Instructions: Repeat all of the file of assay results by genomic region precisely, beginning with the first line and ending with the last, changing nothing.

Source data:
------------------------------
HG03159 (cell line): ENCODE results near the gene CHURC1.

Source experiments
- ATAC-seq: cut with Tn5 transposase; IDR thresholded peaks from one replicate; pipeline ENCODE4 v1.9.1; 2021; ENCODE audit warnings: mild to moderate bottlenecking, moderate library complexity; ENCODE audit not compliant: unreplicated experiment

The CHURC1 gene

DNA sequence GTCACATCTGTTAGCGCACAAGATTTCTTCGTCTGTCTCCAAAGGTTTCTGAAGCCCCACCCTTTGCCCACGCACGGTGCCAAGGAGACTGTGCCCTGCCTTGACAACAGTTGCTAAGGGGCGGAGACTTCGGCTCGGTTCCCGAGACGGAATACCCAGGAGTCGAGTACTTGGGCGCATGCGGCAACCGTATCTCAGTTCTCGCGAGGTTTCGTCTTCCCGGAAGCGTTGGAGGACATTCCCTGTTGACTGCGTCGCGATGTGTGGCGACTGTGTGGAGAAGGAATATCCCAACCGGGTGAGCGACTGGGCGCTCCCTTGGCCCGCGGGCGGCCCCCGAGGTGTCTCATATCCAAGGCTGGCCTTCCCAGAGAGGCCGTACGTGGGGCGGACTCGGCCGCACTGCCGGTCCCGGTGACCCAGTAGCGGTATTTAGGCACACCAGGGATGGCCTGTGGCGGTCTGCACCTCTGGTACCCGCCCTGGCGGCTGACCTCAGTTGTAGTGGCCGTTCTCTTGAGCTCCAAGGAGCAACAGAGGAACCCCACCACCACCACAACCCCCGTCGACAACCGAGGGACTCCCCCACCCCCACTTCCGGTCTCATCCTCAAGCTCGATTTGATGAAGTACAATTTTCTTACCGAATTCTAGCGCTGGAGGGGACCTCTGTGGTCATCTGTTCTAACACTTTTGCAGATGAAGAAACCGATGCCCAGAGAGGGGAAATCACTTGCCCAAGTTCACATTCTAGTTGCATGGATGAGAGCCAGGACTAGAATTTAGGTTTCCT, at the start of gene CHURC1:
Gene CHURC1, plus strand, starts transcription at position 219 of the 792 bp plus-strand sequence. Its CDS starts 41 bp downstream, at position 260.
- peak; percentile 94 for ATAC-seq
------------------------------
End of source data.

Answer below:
HG03159 (cell line): ENCODE results near the gene CHURC1.

Source experiments
- ATAC-seq: cut with Tn5 transposase; IDR thresholded peaks from one replicate; pipeline ENCODE4 v1.9.1; 2021; ENCODE audit warnings: mild to moderate bottlenecking, moderate library complexity; ENCODE audit not compliant: unreplicated experiment

The CHURC1 gene

DNA sequence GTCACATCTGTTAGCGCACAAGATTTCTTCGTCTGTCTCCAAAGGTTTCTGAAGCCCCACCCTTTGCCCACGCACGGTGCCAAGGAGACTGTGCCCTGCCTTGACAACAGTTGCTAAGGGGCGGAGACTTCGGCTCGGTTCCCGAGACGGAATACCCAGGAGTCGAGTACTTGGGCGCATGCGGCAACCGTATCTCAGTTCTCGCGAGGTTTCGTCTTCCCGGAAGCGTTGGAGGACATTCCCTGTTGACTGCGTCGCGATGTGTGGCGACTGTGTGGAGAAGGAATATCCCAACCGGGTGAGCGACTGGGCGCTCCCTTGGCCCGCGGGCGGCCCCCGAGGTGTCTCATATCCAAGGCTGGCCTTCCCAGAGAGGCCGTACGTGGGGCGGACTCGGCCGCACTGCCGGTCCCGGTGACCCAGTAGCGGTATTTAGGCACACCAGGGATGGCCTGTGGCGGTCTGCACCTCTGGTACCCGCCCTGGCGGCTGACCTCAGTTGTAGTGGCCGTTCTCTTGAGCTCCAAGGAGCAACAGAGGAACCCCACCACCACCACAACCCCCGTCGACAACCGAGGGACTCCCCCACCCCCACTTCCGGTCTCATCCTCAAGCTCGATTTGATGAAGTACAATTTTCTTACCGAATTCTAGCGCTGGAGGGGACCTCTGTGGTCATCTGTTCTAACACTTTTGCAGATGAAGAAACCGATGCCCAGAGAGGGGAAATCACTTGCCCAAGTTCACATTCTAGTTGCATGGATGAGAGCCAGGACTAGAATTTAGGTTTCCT, at the start of gene CHURC1:
Gene CHURC1, plus strand, starts transcription at position 219 of the 792 bp plus-strand sequence. Its CDS starts 41 bp downstream, at position 260.
- peak; percentile 94 for ATAC-seq